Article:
Atherosclerosis (hardening of the arteries)

ATHEROSCLEROSIS IS A disease of the arteries whereby plaques of fatty material are
deposited within the inner walls of the blood vessel, causing narrowing and hardening. This
condition causes heart attacks, strokes, and peripheral vascular disease, which are collectively known as cardiovascular diseases. Diabetes greatly increases the risk of developing atherosclerosis.

Atherosclerosis is popularly but incorrectly imagined as cholesterol slowly clogging the arteries, much as sludge might build up in a pipe. In actuality, it results from injury to the artery, although the exact cause of the injury is unknown. There are many contributing factors, including but not limited to age, genetics, smoking, diabetes, stress, high blood pressure, and lack of physical activity. Any breach of the artery’s walls can initiate an inflammatory cascade. Cholesterol (a waxy, fat-like substance found in all cells of the body) infiltrates the damaged area and narrows the blood vessel. The smooth muscle that supports the tissue of the blood vessel proliferates, and collagen, a structural protein found abundantly in the body, also accumulates in response to this injury. Again, the result is a further narrowing of the blood vessel. Rather than a single episode that can be simply repaired, this response occurs in reaction to chronic injuries to the vessel wall.

The end result is the development of plaque, known as the atheroma, which is a pocket of cholesterol, smooth muscle cells, and inflammatory cells inside the blood vessel wall.
This progressively limits the flow of blood to affected organs. If this atheroma ruptures, a blood clot forms. The sudden blockage of the artery by the clot prevents normal blood circulation and starves the downstream cells of oxygen, causing cell death and cardiovascular disease.
Heart disease

HEART ATTACKS, KNOWN medically as myocardial infarctions, are the most well recognized and feared complication of diabetes. They are caused by atherosclerosis of the blood vessels supplying the heart. 

The sudden blockage of these arteries starves the heart of oxygen, resulting in the death of part of the heart muscle.

The Framingham studies of the 1970s established a strong association between heart disease and diabetes.
Diabetes increases the risk of cardiovascular disease two- to fourfold, and these complications develop at a younger age compared to nondiabetics.

Sixty-eight percent of diabetics aged sixty-five or older will die of heart disease, and a further 16 percent will die of stroke.

 Reducing the risk of macrovascular disease is therefore of primary importance. The extent of death and disability resulting from cardiovascular diseases is many times greater than that resulting from microvascular diseases.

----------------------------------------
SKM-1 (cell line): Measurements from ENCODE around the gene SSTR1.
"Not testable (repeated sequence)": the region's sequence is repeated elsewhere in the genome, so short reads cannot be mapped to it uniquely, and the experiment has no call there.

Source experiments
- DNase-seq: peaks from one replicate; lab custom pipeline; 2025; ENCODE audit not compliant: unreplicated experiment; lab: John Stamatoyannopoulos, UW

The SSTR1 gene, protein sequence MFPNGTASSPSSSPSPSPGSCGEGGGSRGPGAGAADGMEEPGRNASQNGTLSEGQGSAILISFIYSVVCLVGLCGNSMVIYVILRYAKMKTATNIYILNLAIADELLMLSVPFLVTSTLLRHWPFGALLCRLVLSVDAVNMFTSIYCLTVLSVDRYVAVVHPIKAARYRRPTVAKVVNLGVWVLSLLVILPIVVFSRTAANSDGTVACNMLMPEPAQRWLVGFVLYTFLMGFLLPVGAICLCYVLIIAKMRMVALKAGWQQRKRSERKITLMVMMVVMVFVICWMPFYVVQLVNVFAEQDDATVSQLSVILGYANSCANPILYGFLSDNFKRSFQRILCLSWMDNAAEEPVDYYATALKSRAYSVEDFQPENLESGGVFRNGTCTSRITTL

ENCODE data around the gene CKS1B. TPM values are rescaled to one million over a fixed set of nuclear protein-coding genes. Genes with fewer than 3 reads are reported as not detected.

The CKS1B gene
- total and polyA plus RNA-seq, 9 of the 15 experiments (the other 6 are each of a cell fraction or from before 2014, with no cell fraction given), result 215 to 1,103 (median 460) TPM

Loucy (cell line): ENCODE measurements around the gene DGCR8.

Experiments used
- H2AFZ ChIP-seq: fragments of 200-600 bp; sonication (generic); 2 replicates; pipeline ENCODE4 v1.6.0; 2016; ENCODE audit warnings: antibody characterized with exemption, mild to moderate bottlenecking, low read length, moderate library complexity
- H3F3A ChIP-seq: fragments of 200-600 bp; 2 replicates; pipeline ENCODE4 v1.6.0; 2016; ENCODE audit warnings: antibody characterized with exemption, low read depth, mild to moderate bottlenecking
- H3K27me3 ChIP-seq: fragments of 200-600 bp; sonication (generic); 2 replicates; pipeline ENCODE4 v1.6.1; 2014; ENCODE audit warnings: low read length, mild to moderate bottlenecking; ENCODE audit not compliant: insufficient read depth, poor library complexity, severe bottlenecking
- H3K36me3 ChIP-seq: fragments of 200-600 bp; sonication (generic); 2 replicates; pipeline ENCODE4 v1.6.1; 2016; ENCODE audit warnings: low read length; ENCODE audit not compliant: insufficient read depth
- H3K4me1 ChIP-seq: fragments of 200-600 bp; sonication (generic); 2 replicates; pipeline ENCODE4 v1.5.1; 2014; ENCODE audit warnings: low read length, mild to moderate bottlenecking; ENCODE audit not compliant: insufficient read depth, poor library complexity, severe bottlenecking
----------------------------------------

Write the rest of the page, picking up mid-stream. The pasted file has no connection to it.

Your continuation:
Over the past three decades, there have been significant improvements in the treatment of heart disease, but gains for diabetic patients have lagged far behind. While the overall death rate for nondiabetic men has decreased by 36.4 percent, it has only decreased 13.1 percent for diabeticmen.

ASTROKE IS caused by atherosclerosis of the large blood vessels supplying the brain. A
sudden disruption of the normal blood flow starves the brain of oxygen and a portion of the
brain may die. Symptoms vary depending upon which part of the brain is affected, but the
devastating impact of stroke cannot be underestimated. In the United States, it is the third
leading cause of death and the biggest contributor to disability.
Diabetes is a strong independent risk factor in stroke, meaning that, on its own,
diabetes increases a person’s risk of having a stroke by as much as 150–400 percent.

Approximately a quarter of all new strokes occur in diabetic patients.
15 Every year of
diabetes increases the risk of stroke by 3 percent,
 and the prognosis is also far worse.
Peripheral vascular disease
PERIPHERAL VASCULAR DISEASE (PVD) is caused by atherosclerosis of the large blood vessels
supplying the legs. The disruption of normal blood flow starves the legs of oxygen-carrying hemoglobin. The most common symptom of PVD is pain or cramping that appears with walking and is relieved by rest. As the blood vessels narrow and circulation worsens, pain
may also appear at rest and especially at night. PVD significantly reduces mobility, which can
lead to long-term disability.

Skin with a poor blood supply is more likely to be damaged and takes longer to heal. In
diabetics, minor cuts or injuries to the feet may become non-healing foot ulcers. In severe
cases, these areas where the skin has broken down, revealing underlying tissue, can
progress to gangrene. At this point, blood supply has been greatly reduced or completely
lost, the tissue dies, and amputation of the affected limb—a treatment of last resort—often
becomes necessary to treat chronic infections and relieve pain.

Diabetes, along with smoking, is the strongest risk factor for PVD. Approximately 27
percent of diabetic patients with PVD will progressively worsen over a five-year period, and
4 percent of them will need an amputation.

 Patients with gangrene and those requiring
amputation may never walk again, which can result in a cycle of disability. A loss of function of the limbs leads to less physical activity, which in turn leads to progressive deconditioning of the muscles. Weaker muscles lead to less physical activity, and the cycle repeats.

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